June 16, 2011

Adoptees are Everywhere



“I just had a similar experience,” the young woman told me.


     My husband Monte, our friend Lois, and I were at a reception following a Pittsburgh Symphony Chamber Orchestra presentation at Indiana State University of Pennsylvania. While standing in the treats line I asked a young couple if they were students.

     “I am,” said the young man, who was studying hotel management with a future goal of opening a European-style bakery.

     “There’s just not too much demand for that in this area,” he said.

     “Have you been to Europe to visit bakeries?” I asked.

     “Not yet.”

     “What country would you like to visit most?”

     He hesitated a moment before answering “France.”

     “If you’re ever in Paris, you must visit the le Procope Café. It’s the oldest longest continually running café in France. I’ve never been there, but I’ve researched it because I intend to use it in a scene in the novel I’m writing. In fact, several people have sent me pictures of the café.”

     That’s when the girl entered the conversation. She wasn’t a student, but had graduated and was out working.

     “You’re a writer? How long have you been writing your novel?”

     “Well…since about 2000.” I felt I had to explain and defend myself, so I continued. “It’s involved a lot of research, and I broke to write a massive paper for a journal competition. Which someone else won.”

     I told her that on January 18 this year I had begun writing in earnest, determined to roll out a chapter a week.

     “But then life interfered again. I had a sister contact me through my blog. My mother had released her for adoption in 1953. The distraction ended with a meeting in Chicago at the beginning of March…”

     “I just had a similar experience,” she interrupted. “I’m adopted, and my bio-mom found me on the computer just recently.”

     “Have you met her?”

     “Yes. It was strange to see someone with traits like I have. I always thought I was unique. I was glad to have my medical history, but we don’t keep in touch.”

     We spoke briefly about adoption experiences before being distracted by the crowd at the treats table. However, I’ve had the same conversation, in various forms, through the years, since I’m a former adoption home study caseworker, an adoptive parent, and have fostered unwed mothers planning on releasing their newborns for adoption.

     Many adoptees are hungry to speak about their situation, but hesitant to reveal their situation and feelings with just anyone. Most express the desire to locate their bio families, if only to learn their medical history and/or to fill in the background pieces of their history.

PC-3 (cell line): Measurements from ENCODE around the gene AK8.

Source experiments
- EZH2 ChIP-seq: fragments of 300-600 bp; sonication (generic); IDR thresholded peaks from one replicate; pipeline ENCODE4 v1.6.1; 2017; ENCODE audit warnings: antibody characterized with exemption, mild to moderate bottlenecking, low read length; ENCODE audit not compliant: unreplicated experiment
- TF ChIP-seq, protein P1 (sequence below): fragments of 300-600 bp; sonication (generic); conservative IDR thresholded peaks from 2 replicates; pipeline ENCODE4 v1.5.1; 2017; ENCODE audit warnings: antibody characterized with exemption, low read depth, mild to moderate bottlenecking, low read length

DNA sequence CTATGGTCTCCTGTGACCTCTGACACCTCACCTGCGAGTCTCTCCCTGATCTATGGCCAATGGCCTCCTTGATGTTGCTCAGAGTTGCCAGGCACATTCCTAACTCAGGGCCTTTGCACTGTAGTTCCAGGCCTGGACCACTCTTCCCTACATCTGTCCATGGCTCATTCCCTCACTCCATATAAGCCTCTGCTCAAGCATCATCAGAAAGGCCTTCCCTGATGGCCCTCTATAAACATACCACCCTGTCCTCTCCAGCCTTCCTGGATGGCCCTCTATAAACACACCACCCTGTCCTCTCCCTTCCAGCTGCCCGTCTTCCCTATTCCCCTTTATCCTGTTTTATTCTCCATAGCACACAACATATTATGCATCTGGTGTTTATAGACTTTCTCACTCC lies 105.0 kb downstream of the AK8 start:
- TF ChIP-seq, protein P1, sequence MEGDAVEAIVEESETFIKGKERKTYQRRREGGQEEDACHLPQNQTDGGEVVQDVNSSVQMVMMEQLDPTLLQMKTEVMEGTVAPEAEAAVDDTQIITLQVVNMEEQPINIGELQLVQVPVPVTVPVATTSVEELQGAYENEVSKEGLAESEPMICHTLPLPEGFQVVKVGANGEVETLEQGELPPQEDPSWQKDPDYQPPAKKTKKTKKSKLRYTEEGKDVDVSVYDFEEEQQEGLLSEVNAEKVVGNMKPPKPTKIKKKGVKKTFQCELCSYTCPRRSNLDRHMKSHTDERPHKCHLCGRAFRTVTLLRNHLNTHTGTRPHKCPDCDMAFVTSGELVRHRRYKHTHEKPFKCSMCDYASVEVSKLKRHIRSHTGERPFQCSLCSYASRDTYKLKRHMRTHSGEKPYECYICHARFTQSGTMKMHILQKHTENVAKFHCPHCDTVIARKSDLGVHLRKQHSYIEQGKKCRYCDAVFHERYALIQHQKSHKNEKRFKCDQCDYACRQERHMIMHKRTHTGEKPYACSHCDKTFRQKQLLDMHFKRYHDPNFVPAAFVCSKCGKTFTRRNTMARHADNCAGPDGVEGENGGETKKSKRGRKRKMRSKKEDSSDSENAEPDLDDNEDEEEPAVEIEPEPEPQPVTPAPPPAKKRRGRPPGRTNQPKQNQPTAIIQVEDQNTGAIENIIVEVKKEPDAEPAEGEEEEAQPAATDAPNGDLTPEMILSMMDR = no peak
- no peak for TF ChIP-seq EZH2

That adoption is more prevalent than most people expect is evidenced by the large number of persons searching for their biological roots on Internet search sites.

     Yes, adoptees are everywhere. They even include Oprah’s half-sister. And my full sister.



Five States Allow Adoptees Access to Original Birth Certificates

Open Adoption Issues in Pennsylvania

Adoptee Finds Biological Family: Mine

Can a Mother Forget Her Infant?

Oprah and I: Adoption Reunion Experiences

My Mother’s Secret: An Adoption Story



1 Comment »

  1. The following comment was made to the post THE SWEETNESS LASTS A LIFETIME!!! An Adoption Reunion Story found in the Beanery Online Literary Magazine. I’m copying it over to this post due to its relevant content. I appreciate any and all comments. Thanks, Dora!
    Carolyn Cornell Holland
    NOTE: You might be interested in checking out the following categories on my personal writing magazine, CAROLYN’S COMPOSITIONS, and its supplement, CAROLYN’S DAILY POSTS: 2011, both of which have adoption categories with posts that speak to all sides of the adoption issue:
    Submitted on 2011/07/26 at 8:27 pm
    I just found my birth mother last month and it is GREAT! I feel like I have ‘roots’ now and know where I came from. Knowing the circumstances, my genetic history, meeting my birth mother, brother and extended family face-to-face, as well as understanding my birth mother have been an incredible experience. I have always been so different from those in my adoptive family — in so many ways — I don’t feel like I just dropped from another planet like I used to — I actually know where I came from. I am looking forward to forming a relationship with my birth family that will be good for all of us. Reading your story is so inspiring!

    Comment by Kathleen — August 3, 2011 @ 10:31 am | Reply

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